The gas royalty in the lease does not bear postproduction costs because it is based on the price Chesapeake actually receives for the gas through its affiliate, Marketing, after postproduction costs have been paid. Often referred to as a “proceeds lease”, the price-received basis for payment is sufficient in itself to excuse the lessors from bearing postproduction costs. And of course, like any other royalty, the gas royalty does not share in production costs. But the royalty provision expressly adds that the gas royalty is “free and clear of all production and post-production costs and expenses,” and then goes further by listing them. This addition has no effect on the meaning of the provision. It might be regarded as emphasizing the cost-free nature of the gas royalty, or as surplusage.

The overriding royalty in the Hyder–Chesapeake lease is not as clear as either of the other two royalty provisions. The Hyders argue that the requirement that the overriding royalty be “cost-free” can only refer to postproduction costs, since the royalty is by nature already free of production costs without saying so. But as with the gas royalty, “cost-free” may simply emphasize that the overriding royalty is free of production costs. Chesapeake argues that “cost-free overriding royalty” is merely a synonym for overriding royalty, and a number of lease provisions discussed in other cases support that view.

The exception for production taxes, which are postproduction expenses, cuts against Chesapeake’s argument. It would make no sense to state that the royalty is free of production costs, except for postproduction taxes (no dogs allowed, except for cats). The exception for taxes might be taken to indicate that “cost-free” refers only to postproduction costs. But a taxes exception to freedom from production costs is not uncommon in leases, suggesting only that lease drafters are not always driven by logic.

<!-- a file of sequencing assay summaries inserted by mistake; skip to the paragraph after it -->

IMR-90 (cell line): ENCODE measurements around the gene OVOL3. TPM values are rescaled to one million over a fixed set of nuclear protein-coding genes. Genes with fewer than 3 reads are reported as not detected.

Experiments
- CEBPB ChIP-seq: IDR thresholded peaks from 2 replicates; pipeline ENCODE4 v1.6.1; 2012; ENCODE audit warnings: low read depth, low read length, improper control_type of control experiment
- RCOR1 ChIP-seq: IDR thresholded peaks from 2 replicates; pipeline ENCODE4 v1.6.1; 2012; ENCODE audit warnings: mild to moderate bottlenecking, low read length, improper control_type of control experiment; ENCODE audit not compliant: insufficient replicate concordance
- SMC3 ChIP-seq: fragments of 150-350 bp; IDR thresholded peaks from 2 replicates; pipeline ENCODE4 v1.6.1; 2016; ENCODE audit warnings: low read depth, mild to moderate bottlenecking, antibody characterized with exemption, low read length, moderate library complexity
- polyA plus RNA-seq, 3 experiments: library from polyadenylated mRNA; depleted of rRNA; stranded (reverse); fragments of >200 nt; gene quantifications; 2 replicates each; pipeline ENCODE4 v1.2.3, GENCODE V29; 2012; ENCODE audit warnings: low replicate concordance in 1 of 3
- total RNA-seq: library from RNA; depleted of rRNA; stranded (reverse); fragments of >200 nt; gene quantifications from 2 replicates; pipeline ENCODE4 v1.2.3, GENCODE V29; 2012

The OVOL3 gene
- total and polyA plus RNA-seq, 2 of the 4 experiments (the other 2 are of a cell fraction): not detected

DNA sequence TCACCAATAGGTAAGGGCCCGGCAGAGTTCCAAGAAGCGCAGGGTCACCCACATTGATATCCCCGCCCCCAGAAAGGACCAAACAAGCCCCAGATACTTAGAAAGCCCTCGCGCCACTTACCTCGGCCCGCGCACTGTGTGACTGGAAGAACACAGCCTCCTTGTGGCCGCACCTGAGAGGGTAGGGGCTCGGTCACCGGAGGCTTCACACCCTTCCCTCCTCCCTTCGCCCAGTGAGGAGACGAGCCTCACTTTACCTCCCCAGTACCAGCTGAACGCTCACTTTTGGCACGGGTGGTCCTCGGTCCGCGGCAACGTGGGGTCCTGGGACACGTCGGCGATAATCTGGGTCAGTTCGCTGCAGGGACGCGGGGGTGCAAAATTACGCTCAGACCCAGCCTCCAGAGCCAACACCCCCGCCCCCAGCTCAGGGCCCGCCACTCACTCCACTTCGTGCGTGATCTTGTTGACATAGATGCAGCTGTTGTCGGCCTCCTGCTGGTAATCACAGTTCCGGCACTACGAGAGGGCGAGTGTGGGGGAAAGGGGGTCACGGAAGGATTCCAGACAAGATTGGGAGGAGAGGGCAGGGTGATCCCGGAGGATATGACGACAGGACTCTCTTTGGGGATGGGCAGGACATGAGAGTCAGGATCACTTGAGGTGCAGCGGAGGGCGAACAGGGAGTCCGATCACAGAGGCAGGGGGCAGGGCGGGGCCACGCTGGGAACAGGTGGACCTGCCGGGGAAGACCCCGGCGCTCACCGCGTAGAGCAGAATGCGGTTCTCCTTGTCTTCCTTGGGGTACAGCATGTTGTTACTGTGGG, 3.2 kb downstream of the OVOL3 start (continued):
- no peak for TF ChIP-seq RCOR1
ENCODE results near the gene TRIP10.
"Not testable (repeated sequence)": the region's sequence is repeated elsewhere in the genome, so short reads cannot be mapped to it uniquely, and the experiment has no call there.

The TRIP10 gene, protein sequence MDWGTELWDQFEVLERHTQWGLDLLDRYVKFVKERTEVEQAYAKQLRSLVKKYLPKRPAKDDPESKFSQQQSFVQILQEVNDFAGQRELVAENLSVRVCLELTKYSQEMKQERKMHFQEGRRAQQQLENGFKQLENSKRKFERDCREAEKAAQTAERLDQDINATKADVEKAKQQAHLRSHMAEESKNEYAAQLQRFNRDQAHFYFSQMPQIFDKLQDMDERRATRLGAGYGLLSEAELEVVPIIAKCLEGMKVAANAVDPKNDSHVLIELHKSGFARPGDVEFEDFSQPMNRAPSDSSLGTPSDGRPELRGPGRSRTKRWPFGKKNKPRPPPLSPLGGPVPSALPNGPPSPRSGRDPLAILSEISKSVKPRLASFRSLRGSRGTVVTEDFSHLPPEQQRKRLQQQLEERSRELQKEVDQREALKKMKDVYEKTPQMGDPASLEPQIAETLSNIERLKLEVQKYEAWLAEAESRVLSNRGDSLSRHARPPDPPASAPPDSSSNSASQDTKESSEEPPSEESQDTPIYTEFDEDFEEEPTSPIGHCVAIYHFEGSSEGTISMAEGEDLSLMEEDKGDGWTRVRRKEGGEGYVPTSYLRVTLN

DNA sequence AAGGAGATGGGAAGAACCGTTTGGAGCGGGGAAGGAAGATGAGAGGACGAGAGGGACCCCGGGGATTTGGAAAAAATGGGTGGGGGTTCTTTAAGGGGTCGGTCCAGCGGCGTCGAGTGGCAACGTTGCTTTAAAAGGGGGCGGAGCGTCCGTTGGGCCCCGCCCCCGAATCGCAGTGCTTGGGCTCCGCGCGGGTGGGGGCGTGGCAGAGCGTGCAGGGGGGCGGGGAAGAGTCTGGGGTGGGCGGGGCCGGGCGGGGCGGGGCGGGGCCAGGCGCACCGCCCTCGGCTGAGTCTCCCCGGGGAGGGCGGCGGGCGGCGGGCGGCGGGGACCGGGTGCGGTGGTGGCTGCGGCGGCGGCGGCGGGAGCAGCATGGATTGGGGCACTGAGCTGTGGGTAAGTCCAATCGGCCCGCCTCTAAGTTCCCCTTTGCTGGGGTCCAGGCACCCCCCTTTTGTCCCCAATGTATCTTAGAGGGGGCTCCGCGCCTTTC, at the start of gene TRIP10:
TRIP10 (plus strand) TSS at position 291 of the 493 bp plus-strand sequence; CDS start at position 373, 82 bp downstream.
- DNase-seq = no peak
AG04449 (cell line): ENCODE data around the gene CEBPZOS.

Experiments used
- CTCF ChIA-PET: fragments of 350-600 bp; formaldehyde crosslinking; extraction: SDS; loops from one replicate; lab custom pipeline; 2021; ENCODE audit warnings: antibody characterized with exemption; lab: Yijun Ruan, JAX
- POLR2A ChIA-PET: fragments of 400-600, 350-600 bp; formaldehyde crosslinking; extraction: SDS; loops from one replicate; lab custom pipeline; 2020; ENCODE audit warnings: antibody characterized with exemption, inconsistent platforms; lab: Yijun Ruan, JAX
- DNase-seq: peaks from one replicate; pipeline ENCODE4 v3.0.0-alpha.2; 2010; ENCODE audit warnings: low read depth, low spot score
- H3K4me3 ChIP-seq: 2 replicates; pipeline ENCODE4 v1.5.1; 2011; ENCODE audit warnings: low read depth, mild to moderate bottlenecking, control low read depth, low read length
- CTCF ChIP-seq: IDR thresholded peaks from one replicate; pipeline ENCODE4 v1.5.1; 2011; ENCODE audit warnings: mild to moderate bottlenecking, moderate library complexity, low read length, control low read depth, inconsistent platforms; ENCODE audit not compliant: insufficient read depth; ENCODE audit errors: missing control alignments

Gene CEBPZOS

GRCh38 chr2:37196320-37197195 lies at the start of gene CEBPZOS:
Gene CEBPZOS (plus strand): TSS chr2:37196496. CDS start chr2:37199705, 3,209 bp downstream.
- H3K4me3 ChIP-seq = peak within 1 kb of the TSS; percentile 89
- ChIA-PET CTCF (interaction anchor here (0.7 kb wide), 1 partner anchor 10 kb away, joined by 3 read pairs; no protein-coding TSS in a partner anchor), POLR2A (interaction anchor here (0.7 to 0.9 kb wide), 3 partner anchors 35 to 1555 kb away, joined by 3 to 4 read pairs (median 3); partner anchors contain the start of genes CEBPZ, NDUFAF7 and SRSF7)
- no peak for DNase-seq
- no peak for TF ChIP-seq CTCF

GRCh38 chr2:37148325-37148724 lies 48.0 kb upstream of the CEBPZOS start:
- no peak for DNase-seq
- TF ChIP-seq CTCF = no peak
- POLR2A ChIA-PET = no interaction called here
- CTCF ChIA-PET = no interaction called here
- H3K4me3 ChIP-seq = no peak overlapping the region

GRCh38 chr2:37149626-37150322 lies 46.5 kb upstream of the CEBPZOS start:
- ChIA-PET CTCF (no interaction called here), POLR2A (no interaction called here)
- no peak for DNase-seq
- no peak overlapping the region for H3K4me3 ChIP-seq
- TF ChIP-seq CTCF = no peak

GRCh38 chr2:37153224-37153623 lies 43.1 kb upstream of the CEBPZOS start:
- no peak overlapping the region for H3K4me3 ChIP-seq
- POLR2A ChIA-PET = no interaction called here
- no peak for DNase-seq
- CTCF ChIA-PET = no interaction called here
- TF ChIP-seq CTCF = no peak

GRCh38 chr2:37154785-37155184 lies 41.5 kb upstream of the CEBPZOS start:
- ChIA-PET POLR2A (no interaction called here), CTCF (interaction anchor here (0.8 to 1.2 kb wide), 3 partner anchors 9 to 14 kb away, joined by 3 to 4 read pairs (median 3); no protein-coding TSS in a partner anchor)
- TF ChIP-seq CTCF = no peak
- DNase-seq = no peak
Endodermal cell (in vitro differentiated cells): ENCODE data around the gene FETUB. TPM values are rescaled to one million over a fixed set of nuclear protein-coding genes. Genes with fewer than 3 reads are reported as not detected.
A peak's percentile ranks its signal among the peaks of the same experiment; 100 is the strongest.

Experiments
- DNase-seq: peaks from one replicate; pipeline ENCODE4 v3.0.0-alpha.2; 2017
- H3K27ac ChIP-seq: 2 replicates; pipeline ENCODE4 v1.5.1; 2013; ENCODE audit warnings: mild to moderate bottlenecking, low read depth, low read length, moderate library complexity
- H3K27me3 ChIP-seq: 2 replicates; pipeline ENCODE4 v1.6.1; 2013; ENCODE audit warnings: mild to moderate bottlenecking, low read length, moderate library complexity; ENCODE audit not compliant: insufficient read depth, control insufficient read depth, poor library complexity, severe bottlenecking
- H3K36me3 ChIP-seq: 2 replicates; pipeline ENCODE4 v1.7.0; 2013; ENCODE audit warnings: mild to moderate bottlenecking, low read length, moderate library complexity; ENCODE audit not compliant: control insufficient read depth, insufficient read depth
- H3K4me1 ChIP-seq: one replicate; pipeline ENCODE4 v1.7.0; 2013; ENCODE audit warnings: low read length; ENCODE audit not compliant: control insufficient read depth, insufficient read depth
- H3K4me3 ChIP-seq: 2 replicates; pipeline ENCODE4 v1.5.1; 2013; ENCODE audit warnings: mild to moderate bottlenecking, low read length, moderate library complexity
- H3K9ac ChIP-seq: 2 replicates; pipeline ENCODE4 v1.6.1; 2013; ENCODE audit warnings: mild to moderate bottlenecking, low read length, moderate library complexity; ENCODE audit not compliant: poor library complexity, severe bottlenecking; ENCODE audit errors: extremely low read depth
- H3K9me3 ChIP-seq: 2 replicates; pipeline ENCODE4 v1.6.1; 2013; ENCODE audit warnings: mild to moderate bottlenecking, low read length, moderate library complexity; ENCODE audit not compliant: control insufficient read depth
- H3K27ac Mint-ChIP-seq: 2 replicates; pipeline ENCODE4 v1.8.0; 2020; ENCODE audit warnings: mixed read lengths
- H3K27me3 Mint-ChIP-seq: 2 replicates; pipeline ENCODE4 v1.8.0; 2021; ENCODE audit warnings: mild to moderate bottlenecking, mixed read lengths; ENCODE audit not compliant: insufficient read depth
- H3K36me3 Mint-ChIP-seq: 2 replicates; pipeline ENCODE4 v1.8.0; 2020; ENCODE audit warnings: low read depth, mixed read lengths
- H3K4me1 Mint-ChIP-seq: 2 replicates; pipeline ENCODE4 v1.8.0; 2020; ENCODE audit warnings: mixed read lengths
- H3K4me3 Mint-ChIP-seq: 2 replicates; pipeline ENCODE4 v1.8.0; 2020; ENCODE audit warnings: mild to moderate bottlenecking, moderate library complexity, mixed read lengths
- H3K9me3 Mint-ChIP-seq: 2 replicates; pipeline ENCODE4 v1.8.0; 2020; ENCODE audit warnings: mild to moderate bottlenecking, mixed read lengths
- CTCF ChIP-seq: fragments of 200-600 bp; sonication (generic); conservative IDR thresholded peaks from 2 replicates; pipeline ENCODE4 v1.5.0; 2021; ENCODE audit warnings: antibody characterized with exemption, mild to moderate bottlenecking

We thus disagree with the Hyders that “cost-free” in the Hyder–Chesapeake overriding royalty provision cannot refer to production costs. As noted above, drafters frequently specify that an overriding royalty does not bear production costs even though an overriding royalty is already free of production costs simply because it is a royalty interest. But Chesapeake must show that while 22 the general term “cost-free” does not distinguish between production and postproduction costs and thus literally refers to all costs, it nevertheless cannot refer to postproduction costs here.

Hyder, slip op. at 4-7 (footnotes omitted).


Chesapeake could not, of course, persuade the majority that “cost-free” excluded the “postproduction costs” that Chesapeake had deducted before computing the Hyders’ five percent overriding royalty.

Hyder implies three guideposts for royalty computation disputes:

  • Basing a royalty “on the market value of the [hydrocarbons] at the well” allows the lessee to deduct postproduction costs from the price at which it sells the hydrocarbons at points distant from the well.  Id. at 5 (emphasis added; footnote omitted).
  • Basing a royalty “on the price actually received by the lessee, not the market value at the well” means that it “does not bear postproduction costs”. Id. at 8 (emphasis added).
  • The outcome of a dispute over computation of royalties under any lease will generally depend on “a fair reading of its text.”  Id. at 10.